A weblog by Will Fitzgerald

Category Archives: Language

Center embedding in the wild (sort of)

Around 9:10 minutes into Community, Season 2, Episode 3, “The Psychology of Letting Go“.

Annie: Bitter much?

Britta: Say “Bitter much” much?

Annie: Say “Say ‘Bitter much’ much?'” much?


Tweet is a Radio Verb

Geoffrey K Pullum, in Tweet this, a blog post at the inestimable Language Log, discusses the syntax of the neologism tweet and engagingly writes:

Twitter merely coined a verb meaning “send a message via Twitter”, but they didn’t specify what linguists call its subcategorization possibilities. They added the verb to the dictionary, but they didn’t specify its grammar. The verb tweet is gradually developing its own syntax according to what it means and what its users regard as its combinatory possibilities. That is a really interesting, though unintended, large-scale natural experiment in how syntactic change works. And it is running right now, every minute of every day.

The suggestion is that the syntactic characteristics of tweet are as yet unknown. This suggestion is taken up by the Economist’s language weblog, Johnson. Because tweet doesn’t pattern as say, write or tell, they suggest, we have a chance to watch linguistic evolution occur right before our eyes.

It would be foolish, of course, to suggest that tweet, in the sense suggested, is not new, and thus “evolutionary.” We didn’t tweet before Twitter, and now we do. But a comment on Pullum’s post by John Lawler suggested that tweet follows the pattern of verbs called “verbs of instruments of Communication” in Beth Levin’s inestimable 1 verbal bestiary, English Verb Classes and Alterations: A Preliminary Investigation. In Levin’s inventory, these verbs include

cable e-mail fax modem netmail phone radio relay satellite sign semaphore signal telecast telegraph telephone telex wire wireless2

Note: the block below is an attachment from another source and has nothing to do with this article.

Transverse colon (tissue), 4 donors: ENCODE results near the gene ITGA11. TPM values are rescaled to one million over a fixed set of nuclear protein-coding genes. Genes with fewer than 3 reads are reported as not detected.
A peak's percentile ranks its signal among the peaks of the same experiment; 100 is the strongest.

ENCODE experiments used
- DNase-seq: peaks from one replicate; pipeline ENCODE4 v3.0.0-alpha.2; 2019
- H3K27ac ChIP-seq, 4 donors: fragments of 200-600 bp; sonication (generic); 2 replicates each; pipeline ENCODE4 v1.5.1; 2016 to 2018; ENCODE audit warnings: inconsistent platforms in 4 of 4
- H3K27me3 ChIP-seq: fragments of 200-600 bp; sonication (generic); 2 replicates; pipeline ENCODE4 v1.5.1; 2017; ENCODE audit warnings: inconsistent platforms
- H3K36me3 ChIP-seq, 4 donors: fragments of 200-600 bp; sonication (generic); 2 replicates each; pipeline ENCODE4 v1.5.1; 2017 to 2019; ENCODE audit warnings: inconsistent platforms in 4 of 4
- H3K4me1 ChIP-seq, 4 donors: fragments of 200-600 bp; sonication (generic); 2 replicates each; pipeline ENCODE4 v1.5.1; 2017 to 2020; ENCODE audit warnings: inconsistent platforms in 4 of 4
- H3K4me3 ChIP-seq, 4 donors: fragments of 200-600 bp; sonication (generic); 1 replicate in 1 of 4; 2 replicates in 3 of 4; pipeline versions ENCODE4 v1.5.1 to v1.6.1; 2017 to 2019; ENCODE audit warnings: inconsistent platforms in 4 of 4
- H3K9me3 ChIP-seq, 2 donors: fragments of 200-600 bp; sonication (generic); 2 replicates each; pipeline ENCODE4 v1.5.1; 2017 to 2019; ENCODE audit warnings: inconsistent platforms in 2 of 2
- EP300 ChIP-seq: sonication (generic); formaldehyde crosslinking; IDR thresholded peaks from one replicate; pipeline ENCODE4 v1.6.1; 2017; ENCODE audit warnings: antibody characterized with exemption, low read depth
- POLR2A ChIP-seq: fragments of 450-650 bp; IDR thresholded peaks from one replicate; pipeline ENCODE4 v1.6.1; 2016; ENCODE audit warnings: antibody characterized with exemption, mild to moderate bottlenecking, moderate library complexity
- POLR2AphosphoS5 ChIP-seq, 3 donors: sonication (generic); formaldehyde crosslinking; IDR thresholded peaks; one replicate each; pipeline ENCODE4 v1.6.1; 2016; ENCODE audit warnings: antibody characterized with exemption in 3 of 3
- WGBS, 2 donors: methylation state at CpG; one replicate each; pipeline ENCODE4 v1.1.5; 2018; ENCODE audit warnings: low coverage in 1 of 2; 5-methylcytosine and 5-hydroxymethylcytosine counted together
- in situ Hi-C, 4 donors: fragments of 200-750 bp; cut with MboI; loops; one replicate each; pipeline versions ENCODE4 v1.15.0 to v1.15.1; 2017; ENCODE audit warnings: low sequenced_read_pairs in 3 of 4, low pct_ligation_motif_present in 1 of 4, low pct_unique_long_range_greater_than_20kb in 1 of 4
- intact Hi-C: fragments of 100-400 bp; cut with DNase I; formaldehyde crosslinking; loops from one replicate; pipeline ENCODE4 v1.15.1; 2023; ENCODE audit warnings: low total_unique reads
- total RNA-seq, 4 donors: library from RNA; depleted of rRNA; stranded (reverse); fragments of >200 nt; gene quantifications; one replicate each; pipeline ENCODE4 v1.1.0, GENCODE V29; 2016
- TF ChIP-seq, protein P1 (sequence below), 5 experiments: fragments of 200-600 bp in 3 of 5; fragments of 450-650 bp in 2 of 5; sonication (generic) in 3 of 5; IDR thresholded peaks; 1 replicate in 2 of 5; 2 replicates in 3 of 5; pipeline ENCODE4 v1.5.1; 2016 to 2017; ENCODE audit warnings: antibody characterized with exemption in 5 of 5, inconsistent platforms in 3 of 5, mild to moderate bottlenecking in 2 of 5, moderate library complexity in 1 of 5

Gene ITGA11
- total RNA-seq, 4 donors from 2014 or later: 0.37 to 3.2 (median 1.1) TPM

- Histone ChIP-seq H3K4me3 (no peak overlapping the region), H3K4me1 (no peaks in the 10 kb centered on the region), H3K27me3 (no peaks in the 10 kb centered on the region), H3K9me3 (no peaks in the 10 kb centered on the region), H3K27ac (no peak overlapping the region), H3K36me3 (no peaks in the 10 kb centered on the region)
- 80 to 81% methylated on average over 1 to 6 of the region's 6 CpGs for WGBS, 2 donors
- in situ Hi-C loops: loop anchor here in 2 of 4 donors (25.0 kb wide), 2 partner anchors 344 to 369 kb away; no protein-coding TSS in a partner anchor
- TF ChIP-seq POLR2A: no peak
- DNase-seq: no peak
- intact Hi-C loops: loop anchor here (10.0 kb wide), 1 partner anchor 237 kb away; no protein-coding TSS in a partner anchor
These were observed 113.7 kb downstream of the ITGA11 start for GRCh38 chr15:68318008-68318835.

One way to think of these as having the meaning “send a message via a x”, where x is noun form of the verb. So, cable means send a message via a cable, fax means send a message via a fax, etc. Hmm, this looks familiar. A message sent via Twitter is a tweet, of course; so to tweet means send a message via a tweet.

The question is: does linguistic evidence support this? To begin to answer this, I downloaded a lot of tweets from Twitter. Not surprisingly, this is a good source of the use of tweet in the sense required. In sum, there is a lot of evidence to support its has the syntactic properties of a “radio” verb, plus a few special features of its own.

To show this, I will present each of Levin’s “properties” of radio verbs, along with her example verb cable side-by-side with tweet; and then several examples of tweet used in this way. There is two negative properties which requires further discussion.

  1. Heather cabled the news./Heather tweeted the news.
    • @DeVonna13 That name reminds me of one of my favorite Fleetwood Mac songs called Dreams. The lyrics I tweeted the other night r from it.
    • I don’t recall asking for that information to be tweeted. Grr. Annoying.
    • RT @x2nickjonas2: So I tweeted a lot of things and now they disappeared. :l
  2. Heather cabled Sara./Heather tweeted Sara.
    • Sure ok RT @OGmerv: @MissTasty25 I forgot what I tweeted u last night I was drunk
    • @TVDFANSIRELAND u tweeted the wrong ian lol u tweeted the one with no R !!
    • I take it was because I tweeted you x
  3. Dative Alteration
    1. Heather cabled the news to Sara/Heather tweeted the news to Sara.
      • Wow @Ali_R19 Tweeted Over 350 To @tomthewanted Some Dedicated Person!
      • @geoaubsmom I’m listening now…I think you need to keep tweeting this..has it been tweeted to Dina?
      • @apezz babe, think you might have tweeted that to me by accident instead of writing a reminder to yourself.
    2. Heather cabled Sara the news./Heather tweeted Sara the news.
      • tweet me anything i RT all tweets (but not stupid one’s) ;)
      • Need Spa recommendations for Spa Week? @michellejoni is standing by -just tweet her your city and what treatment you want, darling
  4. *Heather cabled to Sara. (See below)
  5. *Heather cabled the news at Sara. (See below)
  6. Heather cabled Sara about the situation./ Heather tweeted Sara about the situation.
    • Somebody thinks Tanika makes fake IDs then she tweeted her about it lol FEDS gon get y’all
    • @jessica__lasaga I don’t know if you noticed, but LOTS of people tweeted him about his addiction. Her tweet probably wasn’t any different.
  7. Sentential Complement with Optional Goal Object
    1. Heather cabled (Sara) that the party would be tonight. / Heather tweeted (Sara) that the party would be tonight.
    2. Heather cabled (Sara) when to send the package. / Heather tweeted (Sara) when to send the package.
    3. Heather cabled (Sara) to come. / Heather tweeted (Sara) to come.
      • ok. i now hate Jasmine V for a reason. i tweeted her so many times to help us trend #stopchildabuse but she ignored them. heartless bitch